Tommy is currently performing a one-man production of "The Cotton Patch Gospel." This two-act play was written by Tom Key and features music written by the late great Harry Chapin. It is a fun retelling of the Gospel story in a very Southern style. Based on "The Cotton Patch Gospel of Matthew and Like" by Clarence Jordan, it reimagines the life and times of Christ in the modern South. It is funny, engaging, and thought-provoking. Come see it if you have the opportunity!
Many of us remember the time Bill Clinton played saxophone on a late night talk show. It was weird that a presidential wanna-be would do that. But, when was the last time your pastor broke out a sax and brought the house down?
Joel has been doing that at Tropical sands for years. He regularly plays with the contemporary worship group for that service, and frequently appears at various local venues playing the blues.
The year was 1968. It was "Valley Days" in West Point, Ga. The band was "The Short Circuits." Shirts by Charlotte Tucker. Drum sign by "Hardy." The big hit we played was "Build me up Buttercup" by the Foundations.
We were on a flatbed truck, playing for a crowd estimated to be 7000 people. Not a bad gig for12 & 14 year old wanna be rock stars. This was our first foray into secular music. We formed the band with two cousins - Charles Brazeal (on the Vox organ), and David Brazeal (on the drums).
Their dad (Uncle HC) had a utility van and hauled us to all of our gigs. It remains a great childhood memory, and was instrumental in forming our musical identity today.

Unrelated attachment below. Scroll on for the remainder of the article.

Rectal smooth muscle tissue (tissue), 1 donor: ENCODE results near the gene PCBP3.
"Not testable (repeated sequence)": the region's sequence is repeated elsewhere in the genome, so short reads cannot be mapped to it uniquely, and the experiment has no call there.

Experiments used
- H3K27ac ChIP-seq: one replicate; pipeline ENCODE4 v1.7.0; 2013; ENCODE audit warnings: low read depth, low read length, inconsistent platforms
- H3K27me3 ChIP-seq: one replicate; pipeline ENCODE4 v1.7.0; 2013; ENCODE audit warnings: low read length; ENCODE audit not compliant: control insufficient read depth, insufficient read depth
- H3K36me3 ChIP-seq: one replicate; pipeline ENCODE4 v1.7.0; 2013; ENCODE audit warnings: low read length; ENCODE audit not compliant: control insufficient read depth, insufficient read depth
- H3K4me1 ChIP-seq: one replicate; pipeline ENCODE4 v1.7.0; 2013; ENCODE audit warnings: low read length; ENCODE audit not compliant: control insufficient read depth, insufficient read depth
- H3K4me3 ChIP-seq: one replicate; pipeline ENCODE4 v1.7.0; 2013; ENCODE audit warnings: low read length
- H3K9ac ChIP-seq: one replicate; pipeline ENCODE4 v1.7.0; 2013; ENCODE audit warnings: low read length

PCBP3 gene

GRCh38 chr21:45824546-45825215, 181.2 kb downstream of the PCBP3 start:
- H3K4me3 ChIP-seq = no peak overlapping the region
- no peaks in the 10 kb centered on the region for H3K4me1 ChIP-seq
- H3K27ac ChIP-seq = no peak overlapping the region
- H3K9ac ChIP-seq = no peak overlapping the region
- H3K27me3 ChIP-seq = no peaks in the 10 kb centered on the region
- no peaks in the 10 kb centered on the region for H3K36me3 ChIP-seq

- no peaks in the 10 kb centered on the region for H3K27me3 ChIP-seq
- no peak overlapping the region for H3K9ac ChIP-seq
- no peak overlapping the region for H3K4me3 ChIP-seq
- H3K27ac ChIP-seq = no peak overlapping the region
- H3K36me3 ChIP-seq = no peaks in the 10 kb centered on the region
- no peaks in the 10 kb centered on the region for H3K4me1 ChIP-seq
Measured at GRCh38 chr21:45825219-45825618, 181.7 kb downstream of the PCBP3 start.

During high school, our band du jour was "Fox." An interesting story... we often played the Eufaula Teen Club, which had another band named "Foxx" (notice the extra "X") playing there. One of us had to change our name. We resisted, they changed their name to "Wet Willie", and the rest, as they say, is history. They are in the Rock & Roll Hall of Fame, and we remain legends in our own minds!
Later on we formed a group with cousin Dave, and a couple of our musical heroes (Waymon Abner, bassist & Wallace Wells, guitarist - both from the fabulous W.C.Doan band). At this point, things were a little too clean-cut, wouldn't you say?
There were numerous iterations of Blackstone, with various musicians coming and going, including Gerald Wayne Smith, our friend, drummer, and car salesman extraordinaire.
Life was good playing VFWs, Moose Lodges, and various "social clubs" in the South. Smoky venues, lots of drunks, but fun.